Be it remembered, that on the Sunday next before the Day of Saint Luke the Evangelist [18 October], came the Earl of Lancaster, the Earl of Warwyk, the Earl of Hereford, the Earl of Arundel, Sir Henry de Percy, Sir Robert de Clifford, Sir John Botetourte, and others not named, into the Hall of Westminster, before the King on the high dais there, kneeling to make obeisance unto their lord, and to ask pardon. And he of his own free will granted it unto them, and gave them his letter as to all offences up to that day committed; and on the morrow his general Parliament began.
Memorandum,—that on the Vigil of the Nativity of Saint John the Baptist [24 June], being Sunday, there came, the King of England, the Earl of Gloucester, the Earl of Hereford, the Earl of (fn. 138) Penebrok, and many Barons of England, with banners displayed, unto near the Castle of (fn. 139) Estrivelyn in Scotland, and gave battle to Robert de Brus, and all his force, in the field. In which field, the discomfiture fell upon the people of England, it being the Day of Saint John thence next ensuing. And there died there the said Earl of Gloucester, Robert de Clifford, Baron, Giles de Argenteym, Payn Tipetoft, William le Mareschal, and other Barons and Knights, and the Earl of Hereford was taken prisoner, John de Sagrave taken, Ralph de Monhermer taken, and other Barons and Knights taken; and the King made his escape without receiving bodily harm, and returned to Berwyk.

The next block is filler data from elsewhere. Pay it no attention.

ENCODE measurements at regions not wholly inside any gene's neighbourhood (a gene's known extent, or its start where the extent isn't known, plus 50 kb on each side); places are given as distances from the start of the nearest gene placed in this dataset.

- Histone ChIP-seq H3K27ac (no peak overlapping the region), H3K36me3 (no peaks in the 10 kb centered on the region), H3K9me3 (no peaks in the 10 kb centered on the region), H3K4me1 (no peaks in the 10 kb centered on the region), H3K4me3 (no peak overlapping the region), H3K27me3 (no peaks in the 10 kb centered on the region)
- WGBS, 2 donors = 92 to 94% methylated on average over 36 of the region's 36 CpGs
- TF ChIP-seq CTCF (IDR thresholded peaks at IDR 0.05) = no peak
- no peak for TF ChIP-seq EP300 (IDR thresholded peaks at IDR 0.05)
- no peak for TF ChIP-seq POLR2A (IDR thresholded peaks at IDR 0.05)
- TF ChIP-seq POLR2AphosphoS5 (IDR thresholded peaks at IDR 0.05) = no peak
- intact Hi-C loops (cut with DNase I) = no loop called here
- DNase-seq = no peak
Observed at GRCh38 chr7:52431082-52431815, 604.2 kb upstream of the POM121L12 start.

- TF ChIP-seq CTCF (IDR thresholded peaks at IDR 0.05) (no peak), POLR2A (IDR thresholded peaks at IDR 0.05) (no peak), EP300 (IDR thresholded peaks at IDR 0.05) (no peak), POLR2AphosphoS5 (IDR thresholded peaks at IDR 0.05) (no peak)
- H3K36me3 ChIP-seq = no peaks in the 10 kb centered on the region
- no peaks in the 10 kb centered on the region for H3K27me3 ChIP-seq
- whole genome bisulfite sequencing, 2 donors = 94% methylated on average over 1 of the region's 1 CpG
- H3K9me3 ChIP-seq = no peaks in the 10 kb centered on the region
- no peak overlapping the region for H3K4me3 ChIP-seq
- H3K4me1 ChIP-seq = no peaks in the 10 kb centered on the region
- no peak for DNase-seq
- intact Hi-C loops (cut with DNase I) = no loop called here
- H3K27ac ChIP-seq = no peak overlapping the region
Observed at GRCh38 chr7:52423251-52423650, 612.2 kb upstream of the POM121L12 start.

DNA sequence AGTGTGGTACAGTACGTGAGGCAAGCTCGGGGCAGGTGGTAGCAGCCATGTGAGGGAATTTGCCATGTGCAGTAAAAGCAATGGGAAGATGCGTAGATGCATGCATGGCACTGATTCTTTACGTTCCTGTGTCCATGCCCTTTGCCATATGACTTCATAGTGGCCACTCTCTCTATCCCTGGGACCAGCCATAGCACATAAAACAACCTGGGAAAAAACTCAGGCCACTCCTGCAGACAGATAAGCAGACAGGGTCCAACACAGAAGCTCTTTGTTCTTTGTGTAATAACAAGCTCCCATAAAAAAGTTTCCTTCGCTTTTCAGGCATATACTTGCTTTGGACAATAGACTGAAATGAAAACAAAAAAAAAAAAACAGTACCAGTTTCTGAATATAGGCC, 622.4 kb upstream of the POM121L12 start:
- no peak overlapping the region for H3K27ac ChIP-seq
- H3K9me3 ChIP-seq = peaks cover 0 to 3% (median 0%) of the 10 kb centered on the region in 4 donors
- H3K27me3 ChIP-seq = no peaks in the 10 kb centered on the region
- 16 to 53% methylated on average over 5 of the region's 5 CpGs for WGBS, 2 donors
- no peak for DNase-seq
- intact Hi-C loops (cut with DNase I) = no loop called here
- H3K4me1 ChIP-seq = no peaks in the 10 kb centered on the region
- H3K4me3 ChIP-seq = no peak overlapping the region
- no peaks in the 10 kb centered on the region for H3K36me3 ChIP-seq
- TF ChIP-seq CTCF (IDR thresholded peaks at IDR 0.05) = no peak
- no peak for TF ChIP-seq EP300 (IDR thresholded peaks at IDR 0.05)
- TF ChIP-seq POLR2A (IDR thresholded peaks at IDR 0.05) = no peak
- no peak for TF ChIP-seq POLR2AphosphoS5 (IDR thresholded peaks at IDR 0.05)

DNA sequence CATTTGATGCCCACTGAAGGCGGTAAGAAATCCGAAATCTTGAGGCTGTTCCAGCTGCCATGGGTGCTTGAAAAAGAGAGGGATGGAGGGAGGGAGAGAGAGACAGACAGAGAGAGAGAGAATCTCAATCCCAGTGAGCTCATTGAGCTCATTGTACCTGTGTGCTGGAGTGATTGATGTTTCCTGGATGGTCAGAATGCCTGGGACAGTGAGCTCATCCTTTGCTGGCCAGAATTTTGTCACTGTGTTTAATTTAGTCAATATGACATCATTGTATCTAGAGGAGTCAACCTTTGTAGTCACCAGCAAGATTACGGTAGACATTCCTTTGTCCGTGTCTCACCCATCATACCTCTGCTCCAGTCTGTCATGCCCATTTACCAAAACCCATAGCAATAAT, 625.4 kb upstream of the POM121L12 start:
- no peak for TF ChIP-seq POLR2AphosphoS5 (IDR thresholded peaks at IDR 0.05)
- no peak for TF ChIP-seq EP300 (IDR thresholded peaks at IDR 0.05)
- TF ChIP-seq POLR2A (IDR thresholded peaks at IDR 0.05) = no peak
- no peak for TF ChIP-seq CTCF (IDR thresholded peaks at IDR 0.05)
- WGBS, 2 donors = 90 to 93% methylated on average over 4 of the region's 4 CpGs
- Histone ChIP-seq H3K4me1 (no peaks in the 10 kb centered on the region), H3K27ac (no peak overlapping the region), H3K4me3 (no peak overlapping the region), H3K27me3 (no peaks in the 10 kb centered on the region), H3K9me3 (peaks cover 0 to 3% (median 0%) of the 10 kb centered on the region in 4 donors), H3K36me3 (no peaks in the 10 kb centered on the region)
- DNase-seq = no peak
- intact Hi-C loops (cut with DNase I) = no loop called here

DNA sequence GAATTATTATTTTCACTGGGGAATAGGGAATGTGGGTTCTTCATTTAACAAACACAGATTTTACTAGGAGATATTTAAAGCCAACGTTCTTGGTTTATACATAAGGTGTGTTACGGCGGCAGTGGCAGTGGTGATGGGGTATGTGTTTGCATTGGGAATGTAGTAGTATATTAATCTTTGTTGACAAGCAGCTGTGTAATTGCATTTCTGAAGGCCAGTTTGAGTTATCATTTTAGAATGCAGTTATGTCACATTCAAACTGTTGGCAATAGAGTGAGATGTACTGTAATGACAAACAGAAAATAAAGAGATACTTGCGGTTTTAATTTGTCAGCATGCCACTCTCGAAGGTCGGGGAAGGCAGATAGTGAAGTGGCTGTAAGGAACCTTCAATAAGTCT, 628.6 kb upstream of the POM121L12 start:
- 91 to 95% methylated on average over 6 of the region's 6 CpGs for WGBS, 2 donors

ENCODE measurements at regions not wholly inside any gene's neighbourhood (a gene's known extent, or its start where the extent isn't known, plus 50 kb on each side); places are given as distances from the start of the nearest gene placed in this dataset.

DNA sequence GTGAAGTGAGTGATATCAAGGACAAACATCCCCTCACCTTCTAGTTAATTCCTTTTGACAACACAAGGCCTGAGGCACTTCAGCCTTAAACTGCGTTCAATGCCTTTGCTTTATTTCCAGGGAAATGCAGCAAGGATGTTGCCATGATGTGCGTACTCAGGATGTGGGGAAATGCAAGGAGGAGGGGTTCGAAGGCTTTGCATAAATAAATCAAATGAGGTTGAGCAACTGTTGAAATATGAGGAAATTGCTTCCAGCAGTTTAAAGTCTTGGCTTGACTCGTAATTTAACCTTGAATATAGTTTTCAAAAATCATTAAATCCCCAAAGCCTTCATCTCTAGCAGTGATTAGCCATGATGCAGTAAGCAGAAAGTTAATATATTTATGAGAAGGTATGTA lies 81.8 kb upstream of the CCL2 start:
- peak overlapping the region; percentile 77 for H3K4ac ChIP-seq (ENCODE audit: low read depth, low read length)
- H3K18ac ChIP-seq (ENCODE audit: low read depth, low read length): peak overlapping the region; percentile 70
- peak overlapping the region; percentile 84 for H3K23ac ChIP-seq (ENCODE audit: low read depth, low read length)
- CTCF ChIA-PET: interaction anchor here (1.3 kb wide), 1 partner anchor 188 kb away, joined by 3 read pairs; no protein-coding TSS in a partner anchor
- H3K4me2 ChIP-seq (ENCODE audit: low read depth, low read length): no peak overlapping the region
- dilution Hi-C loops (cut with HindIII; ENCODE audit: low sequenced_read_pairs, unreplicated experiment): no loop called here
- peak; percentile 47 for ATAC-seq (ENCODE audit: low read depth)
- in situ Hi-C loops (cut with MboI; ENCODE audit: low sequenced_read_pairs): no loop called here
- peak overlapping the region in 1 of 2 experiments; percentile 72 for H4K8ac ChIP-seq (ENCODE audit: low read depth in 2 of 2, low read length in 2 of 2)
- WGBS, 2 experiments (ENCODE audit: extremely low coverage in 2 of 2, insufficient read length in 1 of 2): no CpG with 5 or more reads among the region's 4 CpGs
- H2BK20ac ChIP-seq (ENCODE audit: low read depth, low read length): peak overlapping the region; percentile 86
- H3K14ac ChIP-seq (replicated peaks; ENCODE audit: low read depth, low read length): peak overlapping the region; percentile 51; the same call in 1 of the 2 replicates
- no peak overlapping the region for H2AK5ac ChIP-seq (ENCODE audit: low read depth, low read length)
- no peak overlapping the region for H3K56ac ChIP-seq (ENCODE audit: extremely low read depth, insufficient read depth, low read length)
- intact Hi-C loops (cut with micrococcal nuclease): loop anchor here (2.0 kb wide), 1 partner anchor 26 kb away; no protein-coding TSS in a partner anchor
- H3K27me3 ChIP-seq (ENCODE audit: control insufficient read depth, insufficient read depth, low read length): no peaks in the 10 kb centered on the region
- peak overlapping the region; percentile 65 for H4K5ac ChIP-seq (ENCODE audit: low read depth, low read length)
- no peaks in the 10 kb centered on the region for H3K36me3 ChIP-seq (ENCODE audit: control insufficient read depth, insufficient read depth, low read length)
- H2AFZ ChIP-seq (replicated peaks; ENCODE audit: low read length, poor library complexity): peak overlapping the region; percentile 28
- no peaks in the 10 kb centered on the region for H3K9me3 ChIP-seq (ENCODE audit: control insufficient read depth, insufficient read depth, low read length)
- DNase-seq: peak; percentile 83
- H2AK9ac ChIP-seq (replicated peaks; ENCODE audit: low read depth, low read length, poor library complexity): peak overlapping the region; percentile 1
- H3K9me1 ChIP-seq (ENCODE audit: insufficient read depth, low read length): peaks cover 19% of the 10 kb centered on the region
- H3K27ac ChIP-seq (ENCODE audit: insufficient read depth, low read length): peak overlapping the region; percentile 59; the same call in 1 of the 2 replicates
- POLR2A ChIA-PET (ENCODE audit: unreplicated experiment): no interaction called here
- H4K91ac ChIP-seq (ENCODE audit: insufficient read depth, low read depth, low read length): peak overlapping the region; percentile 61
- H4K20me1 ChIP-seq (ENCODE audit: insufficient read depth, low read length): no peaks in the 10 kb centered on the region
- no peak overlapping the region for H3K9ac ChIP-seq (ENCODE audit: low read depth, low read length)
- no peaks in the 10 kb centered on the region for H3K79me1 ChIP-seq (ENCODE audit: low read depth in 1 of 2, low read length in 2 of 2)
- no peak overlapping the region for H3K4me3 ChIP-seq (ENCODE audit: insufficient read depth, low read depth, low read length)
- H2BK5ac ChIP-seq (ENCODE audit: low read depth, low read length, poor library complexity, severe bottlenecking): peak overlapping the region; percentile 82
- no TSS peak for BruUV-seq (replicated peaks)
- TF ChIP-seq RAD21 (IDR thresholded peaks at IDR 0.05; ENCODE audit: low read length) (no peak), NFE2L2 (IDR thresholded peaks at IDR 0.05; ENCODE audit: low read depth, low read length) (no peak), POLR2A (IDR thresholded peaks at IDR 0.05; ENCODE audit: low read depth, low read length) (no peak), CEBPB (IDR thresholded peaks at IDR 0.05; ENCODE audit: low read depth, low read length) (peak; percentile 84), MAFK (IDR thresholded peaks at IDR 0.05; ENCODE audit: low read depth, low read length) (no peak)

[Notice given on the occasion of the (fn. 140)Robbery of the King's Treasury at Westminster, 31 Edward I.]
"We do command you, on behalf of our Lord the King, upon pain of forfeiture of life and of limb, and of lands, and of chattels, and whatsoever you may forfeit, that all those who have found aught of the treasure of our Lord the King, be it gold, or silver, or stone, or any other thing whatsoever, whether within the City or without, in whatsoever place it may be, coming from his Treasury at Westminster which has been broken open, shall come unto the Guildhall before the Mayor and Sheriffs, and restore what they shall have so found, between this and Sunday next ensuing, at the hour of Vespers. We do also command, on behalf of our Lord the King, under pain of forfeiture aforesaid, that all those who have sold or bought aught of the same treasure, or who know that any persons have sold or bought any of that same treasure, or who know that any persons have found any part thereof, or have the same in their keeping in any manner whatsoever, shall come unto the Guildhall before the Mayor and Sheriffs, and shall shew and acknowledge what they know thereof, between this and Sunday next ensuing, at the hour of Vespers, in manner as is before stated. And whosoever shall not do the same on or before such day, the King will hold them as felons against him."
Memorandum,—that the King, the Earl of (fn. 141) Langatre, the Earl Marshal, the Earl of (fn. 142) Risemond, the Earl of (fn. 143) Peneprok, the Earl of Hereford, the Earl of Warrenne, the Earl of Arundel, and many Barons, went into Scotland to wage war against Robert de Brus.